President Bush said Wednesday he will send Congress in the next few days his recommendations for pay raises for top federal officials, members of Congress and judges.

Bush made the commitment as the private National Commission on Public Service suggested pay raises for federal officials virtually as high as the increases that Congress killed in February. Neither Bush nor White House spokesman Marlin Fitzwater indicated what Bush's recommendation would be.Fitzwater reiterated Bush's view that there should be pay raises for federal executives, judges and members of Congress, although he said no decisions had been made about recommendations to Capitol Hill.

House Majority Whip Tony Coelho, however, said he considered it unlikely that members of Congress would be willing to consider another pay raise this year.

The private study panel headed by former Federal Reserve Chairman Paul Volcker recommended pay increases of approximately 50 percent over two years for these federal officials.

The pay increases suggested on Wednesday roughly parallel those called for by a congressionally created panel and endorsed by Bush and his predecessor, Ronald Reagan.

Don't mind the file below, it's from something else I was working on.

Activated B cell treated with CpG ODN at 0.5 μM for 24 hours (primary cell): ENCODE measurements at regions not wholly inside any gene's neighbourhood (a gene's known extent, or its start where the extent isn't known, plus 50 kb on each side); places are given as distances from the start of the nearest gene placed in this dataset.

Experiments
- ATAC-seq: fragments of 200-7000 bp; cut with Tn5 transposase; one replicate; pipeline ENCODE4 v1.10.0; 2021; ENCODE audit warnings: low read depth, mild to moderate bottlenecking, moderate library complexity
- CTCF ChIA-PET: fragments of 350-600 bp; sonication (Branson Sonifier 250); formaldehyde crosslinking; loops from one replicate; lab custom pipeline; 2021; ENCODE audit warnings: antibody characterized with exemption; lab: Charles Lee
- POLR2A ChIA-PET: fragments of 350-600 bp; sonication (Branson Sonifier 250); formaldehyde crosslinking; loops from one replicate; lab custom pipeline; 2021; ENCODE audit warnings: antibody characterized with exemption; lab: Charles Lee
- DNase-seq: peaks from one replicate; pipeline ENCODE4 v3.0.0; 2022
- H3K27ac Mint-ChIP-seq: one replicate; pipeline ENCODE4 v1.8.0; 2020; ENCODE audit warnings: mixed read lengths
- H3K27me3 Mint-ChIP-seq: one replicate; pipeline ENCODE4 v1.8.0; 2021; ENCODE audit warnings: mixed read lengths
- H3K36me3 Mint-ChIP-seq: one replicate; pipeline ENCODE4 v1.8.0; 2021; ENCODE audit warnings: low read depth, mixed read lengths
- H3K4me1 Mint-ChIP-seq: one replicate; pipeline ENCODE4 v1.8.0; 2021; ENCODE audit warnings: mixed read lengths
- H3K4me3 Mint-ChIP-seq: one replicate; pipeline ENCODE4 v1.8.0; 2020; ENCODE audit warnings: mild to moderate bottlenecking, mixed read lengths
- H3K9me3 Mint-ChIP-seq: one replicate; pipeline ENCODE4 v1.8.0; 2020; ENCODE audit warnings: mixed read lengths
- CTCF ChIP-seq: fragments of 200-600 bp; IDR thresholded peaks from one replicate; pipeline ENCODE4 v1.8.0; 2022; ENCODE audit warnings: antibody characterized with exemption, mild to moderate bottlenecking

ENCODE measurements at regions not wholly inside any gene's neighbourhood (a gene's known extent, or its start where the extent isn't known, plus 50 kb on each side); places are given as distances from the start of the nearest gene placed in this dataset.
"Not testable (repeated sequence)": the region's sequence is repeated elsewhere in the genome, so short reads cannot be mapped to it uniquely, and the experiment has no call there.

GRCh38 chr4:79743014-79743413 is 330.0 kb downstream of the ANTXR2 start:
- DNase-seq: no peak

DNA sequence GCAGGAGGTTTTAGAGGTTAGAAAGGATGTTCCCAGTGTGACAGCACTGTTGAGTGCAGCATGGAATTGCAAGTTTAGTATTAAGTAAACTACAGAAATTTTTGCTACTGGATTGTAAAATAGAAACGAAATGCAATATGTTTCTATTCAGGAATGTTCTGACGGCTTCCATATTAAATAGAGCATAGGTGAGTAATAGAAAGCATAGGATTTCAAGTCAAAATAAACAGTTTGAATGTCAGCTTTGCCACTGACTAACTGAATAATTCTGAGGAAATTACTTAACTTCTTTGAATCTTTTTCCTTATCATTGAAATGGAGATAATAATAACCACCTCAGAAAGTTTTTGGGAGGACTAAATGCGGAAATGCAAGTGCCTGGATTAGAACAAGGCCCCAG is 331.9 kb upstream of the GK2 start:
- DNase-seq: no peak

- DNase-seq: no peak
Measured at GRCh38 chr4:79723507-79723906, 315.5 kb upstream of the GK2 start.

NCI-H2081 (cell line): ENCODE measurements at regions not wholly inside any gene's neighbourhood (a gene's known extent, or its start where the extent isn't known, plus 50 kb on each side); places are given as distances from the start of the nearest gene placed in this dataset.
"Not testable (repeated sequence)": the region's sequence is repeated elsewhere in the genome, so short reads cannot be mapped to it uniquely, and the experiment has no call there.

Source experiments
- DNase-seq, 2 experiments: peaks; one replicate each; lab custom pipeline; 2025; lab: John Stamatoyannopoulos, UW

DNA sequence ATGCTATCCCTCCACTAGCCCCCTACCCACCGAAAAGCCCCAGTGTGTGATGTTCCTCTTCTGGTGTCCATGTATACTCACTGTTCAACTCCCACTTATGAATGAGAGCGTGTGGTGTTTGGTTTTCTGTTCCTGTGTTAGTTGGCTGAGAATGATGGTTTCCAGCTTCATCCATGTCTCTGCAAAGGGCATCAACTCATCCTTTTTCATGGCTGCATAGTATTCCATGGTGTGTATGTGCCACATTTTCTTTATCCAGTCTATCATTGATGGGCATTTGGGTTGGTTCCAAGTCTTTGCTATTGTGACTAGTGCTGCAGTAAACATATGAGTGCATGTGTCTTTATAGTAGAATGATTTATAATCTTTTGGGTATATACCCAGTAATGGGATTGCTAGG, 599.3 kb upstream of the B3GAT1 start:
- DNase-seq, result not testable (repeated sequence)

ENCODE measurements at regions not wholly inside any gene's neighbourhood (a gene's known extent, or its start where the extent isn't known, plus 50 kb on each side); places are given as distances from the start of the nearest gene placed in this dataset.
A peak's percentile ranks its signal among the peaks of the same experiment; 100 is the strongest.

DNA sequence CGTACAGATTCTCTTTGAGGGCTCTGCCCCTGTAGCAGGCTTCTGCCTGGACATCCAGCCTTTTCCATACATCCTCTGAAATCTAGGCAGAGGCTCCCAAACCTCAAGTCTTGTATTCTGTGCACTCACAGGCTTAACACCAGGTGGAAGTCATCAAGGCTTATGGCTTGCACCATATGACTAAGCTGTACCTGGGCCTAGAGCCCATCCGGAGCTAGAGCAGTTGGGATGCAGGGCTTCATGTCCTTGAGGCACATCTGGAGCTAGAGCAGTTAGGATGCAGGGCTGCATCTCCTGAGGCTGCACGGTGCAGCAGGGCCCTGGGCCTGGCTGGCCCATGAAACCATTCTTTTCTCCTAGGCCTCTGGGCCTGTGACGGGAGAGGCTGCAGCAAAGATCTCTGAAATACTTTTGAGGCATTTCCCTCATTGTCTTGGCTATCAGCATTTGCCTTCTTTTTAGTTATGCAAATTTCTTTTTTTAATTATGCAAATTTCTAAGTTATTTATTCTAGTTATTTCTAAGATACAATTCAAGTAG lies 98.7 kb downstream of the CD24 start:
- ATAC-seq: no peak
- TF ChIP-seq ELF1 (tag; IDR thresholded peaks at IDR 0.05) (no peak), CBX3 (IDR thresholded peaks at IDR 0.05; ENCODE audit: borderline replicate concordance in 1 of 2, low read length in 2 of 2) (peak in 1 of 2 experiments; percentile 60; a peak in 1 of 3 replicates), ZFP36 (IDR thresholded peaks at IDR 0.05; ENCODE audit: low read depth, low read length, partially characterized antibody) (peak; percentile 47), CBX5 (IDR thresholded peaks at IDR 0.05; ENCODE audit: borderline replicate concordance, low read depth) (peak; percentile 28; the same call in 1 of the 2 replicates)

Those increases were rejected by Congress in the face of intense public criticism centering on the proposed pay raise for the lawmakers.

Volcker's commission also recommended that Congress prohibit its members from receiving speaking honorariums and other outside income, saying that otherwise the increase would be more likely to be "perceived by the American people as excessive."

The commission, which includes former President Gerald R. Ford and former Vice President Walter F. Mondale among its 36 members, also suggested pay increases for lower-ranking government workers.

It recommended that these raises be phased in and the cost of them absorbed through reductions in employment or the elimination of government programs.

It reported that the purchasing power of executive, judicial and legislative salaries has fallen by 35 percent since 1969 and recommended that they be restored to the 1969 purchasing power level. This would require an increase of about 50 percent.

The commission recommended that 25 percent of the increase be granted now and the rest by the beginning of the new Congress in 1991. If Congress is unable to act on its own salaries, the commission recommended that the president submit separate pay raises for judges and senior executives.